This behavior is sadly common among software companies doing business overseas, and it’s not unique to Oracle. In March, a former Microsoft executive claimed the company spent as much as $200 million a year in bribes for foreign officials.


    E
    External Link
    Emma Roth3:16 PM UTC
    Celsius’ CEO is out.

    Alex Mashinsky, the head of the bankrupt crypto lending firm Celsius, announced his resignation today, but not after patting himself on the back for working “tirelessly to help the company.”

    In Mashinsky’s eyes, I guess that means designing “Unbankrupt yourself” t-shirts on Cafepress and then selling them to a user base that just had their funds vaporized.

    At least customers of the embattled Voyager Digital crypto firm are in slightly better shape, as the Sam Bankman-Fried-owned FTX just bought out the company’s assets.


    M
    Twitter
    Mary Beth Griggs2:46 PM UTC
    NASA’s SLS rocket is secure as Hurricane Ian barrels towards Florida.

    The rocket — and the Orion spacecraft on top — are now back inside the massive Vehicle Assembly Building. Facing menacing forecasts, NASA decided to roll it away from the launchpad yesterday.


    A
    External Link
    Andrew J. Hawkins1:30 PM UTC
    Harley-Davidson’s electric motorcycle brand is about to go public via SPAC

    LiveWire has completed its merger with a blank-check company and will make its debut on the New York Stock Exchange today. Harley-Davison CEO Jochen Zeitz called it “a proud and exciting milestone for LiveWire towards its ambition to become the most desirable electric motorcycle brand in the world.” Hopefully it also manages to avoid the cash crunch of other EV SPACs, like Canoo, Arrival, Faraday Future, and Lordstown.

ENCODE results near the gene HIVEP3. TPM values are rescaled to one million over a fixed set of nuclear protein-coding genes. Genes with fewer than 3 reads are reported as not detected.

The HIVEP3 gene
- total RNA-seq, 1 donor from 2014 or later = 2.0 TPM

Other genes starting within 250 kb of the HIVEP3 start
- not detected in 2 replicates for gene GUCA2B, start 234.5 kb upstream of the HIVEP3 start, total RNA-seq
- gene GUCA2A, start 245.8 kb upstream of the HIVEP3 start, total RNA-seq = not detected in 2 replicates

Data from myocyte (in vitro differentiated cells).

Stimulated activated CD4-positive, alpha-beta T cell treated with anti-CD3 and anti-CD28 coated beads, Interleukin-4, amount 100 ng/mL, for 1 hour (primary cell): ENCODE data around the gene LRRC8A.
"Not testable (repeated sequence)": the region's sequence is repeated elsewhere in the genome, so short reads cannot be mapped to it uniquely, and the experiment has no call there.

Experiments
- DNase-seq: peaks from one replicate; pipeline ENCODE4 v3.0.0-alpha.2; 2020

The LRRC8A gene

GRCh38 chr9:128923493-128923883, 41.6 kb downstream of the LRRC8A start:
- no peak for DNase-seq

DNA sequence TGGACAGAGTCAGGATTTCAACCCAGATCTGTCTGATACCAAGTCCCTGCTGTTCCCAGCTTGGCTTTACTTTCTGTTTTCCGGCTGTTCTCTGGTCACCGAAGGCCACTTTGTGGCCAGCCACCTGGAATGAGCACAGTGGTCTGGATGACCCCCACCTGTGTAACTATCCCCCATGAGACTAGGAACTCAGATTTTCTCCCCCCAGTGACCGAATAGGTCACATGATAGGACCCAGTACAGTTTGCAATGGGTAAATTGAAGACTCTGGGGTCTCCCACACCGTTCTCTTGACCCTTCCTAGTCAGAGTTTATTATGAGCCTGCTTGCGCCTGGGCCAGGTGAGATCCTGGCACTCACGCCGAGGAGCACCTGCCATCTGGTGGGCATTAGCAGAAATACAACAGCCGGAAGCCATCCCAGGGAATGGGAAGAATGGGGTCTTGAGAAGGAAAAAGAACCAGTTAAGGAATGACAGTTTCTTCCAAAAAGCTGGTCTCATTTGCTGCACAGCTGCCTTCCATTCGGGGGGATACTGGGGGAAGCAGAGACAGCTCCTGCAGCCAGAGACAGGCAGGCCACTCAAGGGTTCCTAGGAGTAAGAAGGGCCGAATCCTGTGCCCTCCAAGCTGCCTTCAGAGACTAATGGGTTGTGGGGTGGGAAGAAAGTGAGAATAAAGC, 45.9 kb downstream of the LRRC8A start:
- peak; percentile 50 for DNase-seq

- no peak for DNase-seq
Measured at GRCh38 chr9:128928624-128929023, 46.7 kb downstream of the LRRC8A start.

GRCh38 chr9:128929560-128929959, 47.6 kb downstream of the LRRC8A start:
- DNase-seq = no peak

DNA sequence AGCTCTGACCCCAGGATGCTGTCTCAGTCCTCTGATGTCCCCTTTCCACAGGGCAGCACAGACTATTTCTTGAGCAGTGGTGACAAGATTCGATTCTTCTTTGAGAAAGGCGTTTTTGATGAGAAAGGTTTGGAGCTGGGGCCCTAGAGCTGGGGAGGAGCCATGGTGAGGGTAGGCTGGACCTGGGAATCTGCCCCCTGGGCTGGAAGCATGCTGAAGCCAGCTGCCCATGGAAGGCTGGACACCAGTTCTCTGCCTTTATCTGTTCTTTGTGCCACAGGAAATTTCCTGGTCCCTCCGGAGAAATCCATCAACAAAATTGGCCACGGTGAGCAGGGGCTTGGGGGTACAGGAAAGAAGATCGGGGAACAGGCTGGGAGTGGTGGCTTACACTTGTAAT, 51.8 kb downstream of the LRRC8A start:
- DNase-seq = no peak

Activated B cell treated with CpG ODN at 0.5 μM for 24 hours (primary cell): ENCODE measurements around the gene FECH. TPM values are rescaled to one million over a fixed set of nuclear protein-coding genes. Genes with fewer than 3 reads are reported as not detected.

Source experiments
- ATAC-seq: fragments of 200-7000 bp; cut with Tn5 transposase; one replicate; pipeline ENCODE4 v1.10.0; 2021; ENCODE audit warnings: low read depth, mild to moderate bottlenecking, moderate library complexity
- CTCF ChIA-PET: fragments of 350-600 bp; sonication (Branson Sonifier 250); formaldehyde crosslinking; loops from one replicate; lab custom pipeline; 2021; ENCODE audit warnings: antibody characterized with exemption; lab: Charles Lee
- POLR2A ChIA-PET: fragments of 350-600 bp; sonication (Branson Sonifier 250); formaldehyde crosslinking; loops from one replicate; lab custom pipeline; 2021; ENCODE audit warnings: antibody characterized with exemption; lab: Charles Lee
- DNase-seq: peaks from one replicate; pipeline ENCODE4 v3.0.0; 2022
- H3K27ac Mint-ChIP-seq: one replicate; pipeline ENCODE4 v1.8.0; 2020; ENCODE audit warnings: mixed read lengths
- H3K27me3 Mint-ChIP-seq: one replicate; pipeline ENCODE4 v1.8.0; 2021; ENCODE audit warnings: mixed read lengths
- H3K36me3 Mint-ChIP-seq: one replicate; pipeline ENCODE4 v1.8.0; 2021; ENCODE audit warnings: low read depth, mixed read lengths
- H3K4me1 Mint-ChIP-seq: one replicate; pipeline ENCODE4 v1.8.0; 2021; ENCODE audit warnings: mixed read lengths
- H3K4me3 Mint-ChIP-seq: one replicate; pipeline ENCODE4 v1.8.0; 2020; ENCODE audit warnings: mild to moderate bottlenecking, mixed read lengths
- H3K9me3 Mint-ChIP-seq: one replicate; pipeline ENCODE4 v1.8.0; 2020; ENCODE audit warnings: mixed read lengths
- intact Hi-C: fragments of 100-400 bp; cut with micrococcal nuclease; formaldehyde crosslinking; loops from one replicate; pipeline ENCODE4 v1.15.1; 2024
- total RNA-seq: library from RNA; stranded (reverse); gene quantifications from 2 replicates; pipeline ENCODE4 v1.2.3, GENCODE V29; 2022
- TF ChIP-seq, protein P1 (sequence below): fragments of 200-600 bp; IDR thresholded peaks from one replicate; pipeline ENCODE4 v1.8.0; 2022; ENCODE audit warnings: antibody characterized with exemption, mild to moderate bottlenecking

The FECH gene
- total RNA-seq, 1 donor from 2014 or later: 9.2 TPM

A
    The Verge
    Andrew Webster1:06 PM UTC
    “There’s an endless array of drama going on surrounding Twitch right now.”

    That’s Ryan Morrison, CEO of Evolved Talent Agency, which represents some of the biggest streamers around. And he’s right — as you can read in this investigation from my colleague Ash Parrish, who looked into just what’s going on with Amazon’s livestreaming service.


    R
    The Verge
    Richard Lawler12:59 PM UTC
    Green light.

    NASA’s spacecraft crashed, and everyone is very happy about it.

    Otherwise, Mitchell Clark is kicking off the day with a deeper look at Dish Network’s definitely-real 5G wireless service , and Walmart’s metaverse vision in Roblox is not looking good at all.


    J
    External Link
    Jess Weatherbed11:49 AM UTC
    Won’t anyone think of the billionaires?

    Forbes reports that rising inflation and falling stock prices have collectively cost members of the Forbes 400 US rich list $500 billion in 2022 with tech tycoons suffering the biggest losses.

    Jeff Bezos (worth $151 billion) lost $50 billion, Google’s Larry Page and Sergey Brin (worth a collective $182b) lost almost $60b, Mark Zuckerberg (worth $57.7b) lost $76.8b, and Twitter co-founder Jack Dorsey (worth $4.5b) lost $10.4b. Former Microsoft CEO Steve Ballmer (worth $83b) lost $13.5b while his ex-boss Bill Gates (worth $106b) lost $28b, albeit $20b of that via charity donations.